Rolls-Royce Enthusiasts Club - for Rolls-Royce and Bentley Enthusiasts

How a Motor Car works - what every young person should know

(Article by Colin Hughes)

This article is quite long: discussion with the Website Editor, Simon Coss, whether to have a text with hyperlinks to subsections giving greater detail, or to run it all as one thing, have resulted in it being all one thing. However if you start reading it and fall asleep but can remember where you got to, here is a list of section headings that you can click on to get straight to them.


If there are any of you who have found the information here useful for GCSE, whether you are teaching it or taking an exam, let us know. Tell us what we've left out, too.




At the 2004 Rolls-Royce Enthusiasts Club Conference, one of the delegates commented on the lack of interest in motorcars among boys. It may be that the continuous quest for cleanliness by their mothers works against a hobby that, however clean the car may appear, always results in black oily sludge covering one's hands and usually the soles of one's shoes. His comments spurred me, to get together a collection of pictures which I hope will do what old copies of children's magazines used to cover regularly - "How a motor-car works". This text is not designed to tell you everything, as my own understanding of the mechanics is pretty basic (and even may be wrong in some bits). I have where possible used Rolls-Royce publicity and technical illustrations, but these are padded out with other items from "The Wonder Book of Motors" of around 1930 and others which I will acknowledge. Click on any thumbnail picture to show a larger version.   

There are many who consider that the UK's loss of its engineering lead has come from the demise of "Meccano", which, for those who have never heard of it, was a metal construction outfit using perforated strips of steel, brackets, shafts, gears, nuts and bolts in a wide range of outfits numbered from 1 to 10. Most boys aspired to the No. 10, but you could start small and buy accessory outfits to upgrade to the next size - a birthday or Christmas present request that made it easy for your parents. The more recent popularity of "Lego" does not seem to have had a compensatory effect in our success in architecture or the building trade, though. This picture of a car chassis was originally in a Meccano brochure of 1915. I remember building something similar which included a two-speed gearbox and a clockwork motor in the engine. Original Meccano does turn up on eBay, but at prices only affordable by fathers for themselves. Most modern Meccano comes as a kit to make a specific model (as does a lot of Lego) rather than as an outfit with the potential to make a number of different designs, either as examples in a book or as you designed yourself. I feel that the current approach limits creativity - do you agree?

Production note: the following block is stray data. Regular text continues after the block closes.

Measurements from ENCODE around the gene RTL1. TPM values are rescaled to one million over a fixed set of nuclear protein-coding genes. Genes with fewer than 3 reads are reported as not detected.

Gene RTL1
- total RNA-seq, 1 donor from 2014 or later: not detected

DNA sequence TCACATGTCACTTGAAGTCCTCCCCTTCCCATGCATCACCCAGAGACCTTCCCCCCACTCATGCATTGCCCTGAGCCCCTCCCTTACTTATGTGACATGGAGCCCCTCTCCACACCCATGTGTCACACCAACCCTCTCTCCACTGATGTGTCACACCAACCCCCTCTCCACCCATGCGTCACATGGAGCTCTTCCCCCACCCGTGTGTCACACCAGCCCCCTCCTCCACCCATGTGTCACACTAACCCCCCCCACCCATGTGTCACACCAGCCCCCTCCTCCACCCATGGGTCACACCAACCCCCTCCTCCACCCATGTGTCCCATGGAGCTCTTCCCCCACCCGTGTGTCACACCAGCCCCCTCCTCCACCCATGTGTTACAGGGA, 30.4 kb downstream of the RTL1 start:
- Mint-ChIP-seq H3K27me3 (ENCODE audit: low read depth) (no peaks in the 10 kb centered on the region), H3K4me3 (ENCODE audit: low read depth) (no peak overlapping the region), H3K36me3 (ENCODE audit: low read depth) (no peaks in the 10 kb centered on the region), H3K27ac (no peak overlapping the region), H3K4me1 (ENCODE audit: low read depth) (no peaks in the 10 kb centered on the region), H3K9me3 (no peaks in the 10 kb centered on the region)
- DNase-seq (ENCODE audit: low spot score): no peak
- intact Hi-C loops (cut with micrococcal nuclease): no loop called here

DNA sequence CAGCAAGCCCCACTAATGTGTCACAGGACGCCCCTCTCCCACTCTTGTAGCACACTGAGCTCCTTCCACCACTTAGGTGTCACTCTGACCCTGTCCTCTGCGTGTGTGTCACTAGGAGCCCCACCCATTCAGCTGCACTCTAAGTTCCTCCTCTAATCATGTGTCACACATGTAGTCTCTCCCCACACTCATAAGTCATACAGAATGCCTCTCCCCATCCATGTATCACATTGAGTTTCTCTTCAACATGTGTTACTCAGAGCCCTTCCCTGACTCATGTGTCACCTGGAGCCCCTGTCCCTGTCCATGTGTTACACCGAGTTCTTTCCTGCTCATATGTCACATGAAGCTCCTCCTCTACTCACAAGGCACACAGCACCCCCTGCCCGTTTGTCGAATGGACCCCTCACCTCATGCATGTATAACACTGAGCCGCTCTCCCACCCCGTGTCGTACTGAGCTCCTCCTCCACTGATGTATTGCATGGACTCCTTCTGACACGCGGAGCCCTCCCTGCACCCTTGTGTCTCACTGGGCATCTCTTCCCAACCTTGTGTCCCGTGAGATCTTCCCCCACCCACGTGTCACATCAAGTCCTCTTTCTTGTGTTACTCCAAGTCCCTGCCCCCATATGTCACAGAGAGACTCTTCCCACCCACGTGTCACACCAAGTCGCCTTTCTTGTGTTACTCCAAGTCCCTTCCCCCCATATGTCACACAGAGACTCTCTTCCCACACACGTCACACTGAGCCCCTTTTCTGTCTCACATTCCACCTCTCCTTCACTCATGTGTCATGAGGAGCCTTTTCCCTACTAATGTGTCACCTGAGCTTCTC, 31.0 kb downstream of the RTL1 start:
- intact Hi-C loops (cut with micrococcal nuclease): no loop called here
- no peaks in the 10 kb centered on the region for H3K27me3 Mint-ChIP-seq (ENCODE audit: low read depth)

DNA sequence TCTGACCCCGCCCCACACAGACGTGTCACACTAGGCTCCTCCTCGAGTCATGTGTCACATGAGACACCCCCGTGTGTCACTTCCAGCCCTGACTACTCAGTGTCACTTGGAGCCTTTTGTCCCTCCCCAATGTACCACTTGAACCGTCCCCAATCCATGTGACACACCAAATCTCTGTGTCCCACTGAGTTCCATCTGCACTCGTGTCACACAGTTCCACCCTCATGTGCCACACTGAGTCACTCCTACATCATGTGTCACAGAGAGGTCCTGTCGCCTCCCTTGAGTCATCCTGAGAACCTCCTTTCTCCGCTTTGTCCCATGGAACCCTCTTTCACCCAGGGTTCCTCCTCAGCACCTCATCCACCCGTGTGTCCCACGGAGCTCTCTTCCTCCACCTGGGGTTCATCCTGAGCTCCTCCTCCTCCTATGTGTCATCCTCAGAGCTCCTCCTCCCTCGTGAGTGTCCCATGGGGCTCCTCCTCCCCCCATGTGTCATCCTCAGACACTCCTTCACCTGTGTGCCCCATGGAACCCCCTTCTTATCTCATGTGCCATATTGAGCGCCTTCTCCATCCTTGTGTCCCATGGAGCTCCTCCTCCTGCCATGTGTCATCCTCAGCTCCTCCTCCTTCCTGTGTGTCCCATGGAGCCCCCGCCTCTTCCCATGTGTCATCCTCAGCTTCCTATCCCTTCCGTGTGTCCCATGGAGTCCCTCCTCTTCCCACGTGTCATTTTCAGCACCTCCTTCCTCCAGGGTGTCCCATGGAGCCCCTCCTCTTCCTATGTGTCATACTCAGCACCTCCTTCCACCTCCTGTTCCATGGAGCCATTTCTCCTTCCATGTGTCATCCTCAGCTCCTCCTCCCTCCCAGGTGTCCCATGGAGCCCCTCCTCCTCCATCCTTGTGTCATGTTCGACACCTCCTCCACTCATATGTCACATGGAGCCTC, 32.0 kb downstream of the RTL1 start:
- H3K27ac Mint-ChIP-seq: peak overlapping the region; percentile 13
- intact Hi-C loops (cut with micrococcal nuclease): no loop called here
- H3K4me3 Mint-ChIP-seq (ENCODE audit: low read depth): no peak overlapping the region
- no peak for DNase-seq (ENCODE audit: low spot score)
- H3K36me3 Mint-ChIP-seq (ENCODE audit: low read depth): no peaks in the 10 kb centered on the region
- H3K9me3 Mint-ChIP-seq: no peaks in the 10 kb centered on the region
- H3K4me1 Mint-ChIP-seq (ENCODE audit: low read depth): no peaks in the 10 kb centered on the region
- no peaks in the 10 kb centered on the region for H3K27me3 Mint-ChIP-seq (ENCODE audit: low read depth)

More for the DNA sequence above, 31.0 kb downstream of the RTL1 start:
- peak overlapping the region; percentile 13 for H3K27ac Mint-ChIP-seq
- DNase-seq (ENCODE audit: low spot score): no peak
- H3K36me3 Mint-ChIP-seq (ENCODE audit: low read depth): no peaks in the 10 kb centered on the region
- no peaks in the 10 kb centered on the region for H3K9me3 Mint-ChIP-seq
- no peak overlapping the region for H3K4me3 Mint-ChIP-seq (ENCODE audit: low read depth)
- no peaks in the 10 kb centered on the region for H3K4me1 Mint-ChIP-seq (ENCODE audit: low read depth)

Basic Components  

The frame that carried the mechanical parts of an early car as well as the body was known as the "chassis" - this is a French word and reflects France's early dominance of the motor car industry around 1900. If Britain had not had what was called the "Red Flag Act" which limited the speed of motor cars by demanding that they follow a man carrying a red flag, its motor industry might have flourished sooner. Probably the chassis would have been called the "carriage" which was the term used for the frame on which the body of a horse-drawn coach was mounted. The advantage of a chassis is that many different body styles can be fitted, but at the sacrifice of rigidity and/or greater weight. Most modern cars no longer have a chassis, because the whole of the body carries the forces generated by the car in motion; the first version made by Rolls-Royce of an integrated body structure was the Silver Shadow in 1965, but other manufacturers, such as Lancia and Citroen, had produced forerunners in the 1930s. 

The chassis shown above are (l. to r.): the first Royce 10hp car of 1904, two views of a 40/50hp "Silver Ghost" chassis and a 20/25hp chassis of around 1931. The first picture is from "A History of Rolls-Royce Motor Cars" by C. W. Morton (as are the pictures of the early Royce cars and engines below). The 40/50hp chassis and 20/25hp chassis shown above are from the car owner's handbooks.

The layout of the mechanical parts of a car had become near standard around 1901. Rolls-Royce legend has it that Royce decided to design a motor car because the Decauville that he owned was crude and he felt that he could do better. It was much more likely that he was becoming aware of intense competition for the electrical motors, dynamos and travelling cranes that his firm manufactured and was looking for a more profitable line that his factory had the capability to build without much extra investment in equipment. The Decauville was relatively advanced for its time, and many of the dimensions of the first Royce car were based upon it.